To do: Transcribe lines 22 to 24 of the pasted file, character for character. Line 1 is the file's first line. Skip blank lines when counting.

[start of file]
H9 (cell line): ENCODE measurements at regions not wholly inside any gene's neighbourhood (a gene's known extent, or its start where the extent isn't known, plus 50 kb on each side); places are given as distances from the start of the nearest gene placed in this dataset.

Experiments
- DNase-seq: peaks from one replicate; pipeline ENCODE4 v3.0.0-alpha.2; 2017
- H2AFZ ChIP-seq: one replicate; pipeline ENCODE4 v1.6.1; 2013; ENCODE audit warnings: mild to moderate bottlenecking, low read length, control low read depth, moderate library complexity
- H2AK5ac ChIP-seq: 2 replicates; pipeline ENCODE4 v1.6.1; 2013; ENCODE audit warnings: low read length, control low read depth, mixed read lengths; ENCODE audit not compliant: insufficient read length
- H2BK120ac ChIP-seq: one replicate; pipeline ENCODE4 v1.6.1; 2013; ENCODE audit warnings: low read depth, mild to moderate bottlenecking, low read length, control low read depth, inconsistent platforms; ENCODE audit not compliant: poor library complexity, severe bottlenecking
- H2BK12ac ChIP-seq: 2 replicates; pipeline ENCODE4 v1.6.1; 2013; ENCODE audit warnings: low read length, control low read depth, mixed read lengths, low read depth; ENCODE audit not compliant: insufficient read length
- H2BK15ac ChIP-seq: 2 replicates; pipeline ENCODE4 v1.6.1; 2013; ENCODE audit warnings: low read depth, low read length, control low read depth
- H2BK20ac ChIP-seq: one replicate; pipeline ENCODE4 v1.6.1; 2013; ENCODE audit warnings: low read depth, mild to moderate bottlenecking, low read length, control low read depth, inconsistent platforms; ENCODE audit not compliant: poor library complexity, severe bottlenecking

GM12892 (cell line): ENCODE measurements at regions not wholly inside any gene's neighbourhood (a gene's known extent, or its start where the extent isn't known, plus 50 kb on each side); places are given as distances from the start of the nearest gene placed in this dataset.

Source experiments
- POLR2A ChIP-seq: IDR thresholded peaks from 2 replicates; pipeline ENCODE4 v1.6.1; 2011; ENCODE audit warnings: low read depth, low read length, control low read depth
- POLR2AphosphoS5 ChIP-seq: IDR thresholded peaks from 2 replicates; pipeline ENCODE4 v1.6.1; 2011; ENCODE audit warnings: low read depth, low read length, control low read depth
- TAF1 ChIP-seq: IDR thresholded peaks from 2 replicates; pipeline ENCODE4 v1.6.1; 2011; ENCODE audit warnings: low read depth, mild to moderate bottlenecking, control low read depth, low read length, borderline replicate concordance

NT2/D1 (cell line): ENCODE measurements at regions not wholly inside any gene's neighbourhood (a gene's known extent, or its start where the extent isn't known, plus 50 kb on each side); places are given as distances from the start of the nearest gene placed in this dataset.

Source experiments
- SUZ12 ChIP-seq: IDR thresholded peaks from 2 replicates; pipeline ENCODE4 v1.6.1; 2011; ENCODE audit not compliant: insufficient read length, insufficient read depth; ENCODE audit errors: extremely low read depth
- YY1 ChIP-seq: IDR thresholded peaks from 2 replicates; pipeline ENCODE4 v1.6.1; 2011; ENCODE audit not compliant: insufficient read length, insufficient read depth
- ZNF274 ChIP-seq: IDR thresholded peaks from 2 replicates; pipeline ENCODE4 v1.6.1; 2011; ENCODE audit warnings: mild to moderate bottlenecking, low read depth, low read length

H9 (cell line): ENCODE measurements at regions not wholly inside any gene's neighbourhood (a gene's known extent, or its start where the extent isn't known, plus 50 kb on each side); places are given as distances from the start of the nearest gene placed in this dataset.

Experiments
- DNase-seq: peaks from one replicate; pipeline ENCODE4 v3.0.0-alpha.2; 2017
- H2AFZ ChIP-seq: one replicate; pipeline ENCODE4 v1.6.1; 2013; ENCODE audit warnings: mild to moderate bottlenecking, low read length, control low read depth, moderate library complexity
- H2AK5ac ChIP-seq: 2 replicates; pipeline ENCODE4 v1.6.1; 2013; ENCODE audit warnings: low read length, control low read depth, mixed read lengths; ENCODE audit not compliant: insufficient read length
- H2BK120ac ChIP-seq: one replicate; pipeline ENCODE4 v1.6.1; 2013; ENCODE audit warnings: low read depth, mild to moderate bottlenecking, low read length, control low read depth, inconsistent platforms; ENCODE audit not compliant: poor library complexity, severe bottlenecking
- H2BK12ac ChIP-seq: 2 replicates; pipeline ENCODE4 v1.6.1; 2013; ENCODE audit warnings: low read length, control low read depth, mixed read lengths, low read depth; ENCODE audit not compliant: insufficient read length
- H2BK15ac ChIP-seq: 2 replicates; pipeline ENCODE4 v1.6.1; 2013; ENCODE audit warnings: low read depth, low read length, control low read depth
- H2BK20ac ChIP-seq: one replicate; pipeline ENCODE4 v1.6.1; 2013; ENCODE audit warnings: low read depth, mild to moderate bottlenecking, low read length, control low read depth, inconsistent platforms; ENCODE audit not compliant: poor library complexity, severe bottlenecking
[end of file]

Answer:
- DNase-seq: peaks from one replicate; pipeline ENCODE4 v3.0.0-alpha.2; 2017
- H2AFZ ChIP-seq: one replicate; pipeline ENCODE4 v1.6.1; 2013; ENCODE audit warnings: mild to moderate bottlenecking, low read length, control low read depth, moderate library complexity
- H2AK5ac ChIP-seq: 2 replicates; pipeline ENCODE4 v1.6.1; 2013; ENCODE audit warnings: low read length, control low read depth, mixed read lengths; ENCODE audit not compliant: insufficient read length